Instead, what we got for most of the rest of the speech was Obama asking, "What the fuck do you want?" Like a man desperately trying to keep a betraying lover from leaving, he was willing to give and give: spending freeze, more tax cuts, c'mon, baby, what'll it take? On the other side, Obama gave liberals some meat, too, in the form of calls for equal pay and an end to Don't Ask, Don't Tell (although, you know, he could end it right now, if he wanted). The elusive hope of bipartisanship is gone, yet Obama keeps trying, as if he could will it into being like a crazed TV doctor jolting a dead patient with a defibrillator again and again until being dragged off and told, "He's dead." Goddamn, we think, that's one caring motherfucker; too bad he couldn't save that bipartisan dude.

It's becoming almost insane to keep trying. You look at the smug faces of those GOP cocksuckers watching the speech, laughing at stupid shit they say to each other, muttering bullshit so the cameras can see they're displeased, taking the olive branch and setting it on fire and shoving it up Obama's ass. They don't give a shit what Obama has to say. They don't give a shit what the majority wants. They have one mode, and it's not negation of what Obama is trying to do. That would require action. It's to prevent anything from occurring. Why?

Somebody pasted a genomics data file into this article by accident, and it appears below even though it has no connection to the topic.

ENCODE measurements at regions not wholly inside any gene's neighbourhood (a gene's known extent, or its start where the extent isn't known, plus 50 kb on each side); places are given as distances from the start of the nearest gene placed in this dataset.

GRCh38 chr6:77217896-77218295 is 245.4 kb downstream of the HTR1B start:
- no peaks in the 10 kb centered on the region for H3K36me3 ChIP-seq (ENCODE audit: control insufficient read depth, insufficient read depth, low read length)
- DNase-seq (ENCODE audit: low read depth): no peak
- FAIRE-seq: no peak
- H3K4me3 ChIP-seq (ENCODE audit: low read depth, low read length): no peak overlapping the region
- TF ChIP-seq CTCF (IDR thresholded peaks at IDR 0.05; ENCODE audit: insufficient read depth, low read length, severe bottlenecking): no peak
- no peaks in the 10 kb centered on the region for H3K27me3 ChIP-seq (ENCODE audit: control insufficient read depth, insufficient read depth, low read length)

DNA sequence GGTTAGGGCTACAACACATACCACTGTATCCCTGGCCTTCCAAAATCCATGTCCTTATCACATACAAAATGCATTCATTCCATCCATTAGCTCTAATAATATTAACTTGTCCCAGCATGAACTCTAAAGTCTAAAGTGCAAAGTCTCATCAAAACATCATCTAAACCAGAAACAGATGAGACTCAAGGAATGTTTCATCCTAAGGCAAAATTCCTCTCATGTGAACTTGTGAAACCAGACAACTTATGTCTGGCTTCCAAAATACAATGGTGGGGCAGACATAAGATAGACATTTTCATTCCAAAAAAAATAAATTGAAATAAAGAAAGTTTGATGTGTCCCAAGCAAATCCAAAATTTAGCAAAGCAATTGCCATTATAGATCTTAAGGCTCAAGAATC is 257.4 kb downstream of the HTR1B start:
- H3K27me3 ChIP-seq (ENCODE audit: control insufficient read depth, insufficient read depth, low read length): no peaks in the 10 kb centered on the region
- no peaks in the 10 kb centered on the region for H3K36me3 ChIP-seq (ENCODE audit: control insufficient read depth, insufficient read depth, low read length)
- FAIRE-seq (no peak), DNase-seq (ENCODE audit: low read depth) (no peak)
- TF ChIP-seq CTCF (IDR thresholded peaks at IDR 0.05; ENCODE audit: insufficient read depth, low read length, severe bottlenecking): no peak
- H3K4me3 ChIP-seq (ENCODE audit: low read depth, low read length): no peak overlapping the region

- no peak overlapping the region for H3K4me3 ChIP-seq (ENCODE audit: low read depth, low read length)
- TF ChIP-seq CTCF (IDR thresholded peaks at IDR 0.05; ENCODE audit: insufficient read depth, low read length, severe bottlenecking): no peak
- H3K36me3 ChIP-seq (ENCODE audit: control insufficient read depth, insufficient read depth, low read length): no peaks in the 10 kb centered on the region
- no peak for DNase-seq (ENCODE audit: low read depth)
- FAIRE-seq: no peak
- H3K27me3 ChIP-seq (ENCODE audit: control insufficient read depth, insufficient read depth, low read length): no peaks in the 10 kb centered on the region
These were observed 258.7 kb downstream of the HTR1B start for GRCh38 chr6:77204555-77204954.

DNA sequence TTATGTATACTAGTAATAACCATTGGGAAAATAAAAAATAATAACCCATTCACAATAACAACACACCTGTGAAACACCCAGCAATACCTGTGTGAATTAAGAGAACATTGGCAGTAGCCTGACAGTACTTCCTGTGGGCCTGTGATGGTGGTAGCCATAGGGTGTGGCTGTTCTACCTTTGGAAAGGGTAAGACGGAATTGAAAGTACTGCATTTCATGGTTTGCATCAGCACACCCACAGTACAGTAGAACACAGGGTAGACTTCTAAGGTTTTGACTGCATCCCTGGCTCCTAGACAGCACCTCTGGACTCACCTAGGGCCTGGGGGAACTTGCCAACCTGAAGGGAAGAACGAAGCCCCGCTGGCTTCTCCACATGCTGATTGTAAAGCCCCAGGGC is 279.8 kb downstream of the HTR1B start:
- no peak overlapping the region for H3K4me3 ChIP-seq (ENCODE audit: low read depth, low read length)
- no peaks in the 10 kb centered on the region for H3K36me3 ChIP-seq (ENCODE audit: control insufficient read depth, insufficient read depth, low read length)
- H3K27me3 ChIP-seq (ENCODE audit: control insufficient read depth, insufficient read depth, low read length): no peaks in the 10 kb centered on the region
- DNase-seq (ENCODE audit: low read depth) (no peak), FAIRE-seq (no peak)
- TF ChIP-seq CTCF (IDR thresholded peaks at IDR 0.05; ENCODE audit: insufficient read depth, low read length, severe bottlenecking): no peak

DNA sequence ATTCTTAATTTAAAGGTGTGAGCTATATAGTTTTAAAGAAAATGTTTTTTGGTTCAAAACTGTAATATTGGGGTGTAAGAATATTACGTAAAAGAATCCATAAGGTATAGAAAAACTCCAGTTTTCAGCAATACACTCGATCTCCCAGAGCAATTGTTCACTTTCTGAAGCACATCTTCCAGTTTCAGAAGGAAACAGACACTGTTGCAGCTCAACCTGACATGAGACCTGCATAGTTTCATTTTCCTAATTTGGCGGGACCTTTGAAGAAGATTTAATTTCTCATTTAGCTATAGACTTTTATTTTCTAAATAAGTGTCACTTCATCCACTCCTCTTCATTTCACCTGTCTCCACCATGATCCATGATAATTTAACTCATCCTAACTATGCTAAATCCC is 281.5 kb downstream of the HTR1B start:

Because when Republicans allowed one major piece of legislation to pass, it fucking worked. Holy shit, that's got to have scared the fuck out of Republicans: what if the Congress enacts the major initiatives of the President and they work, like the stimulus? What if health care reform actually reforms the health care system? What if climate change legislation actually creates jobs? What if they are wrong? It's better for nothing to happen and then claim credit for stopping a train wreck before the train left the station.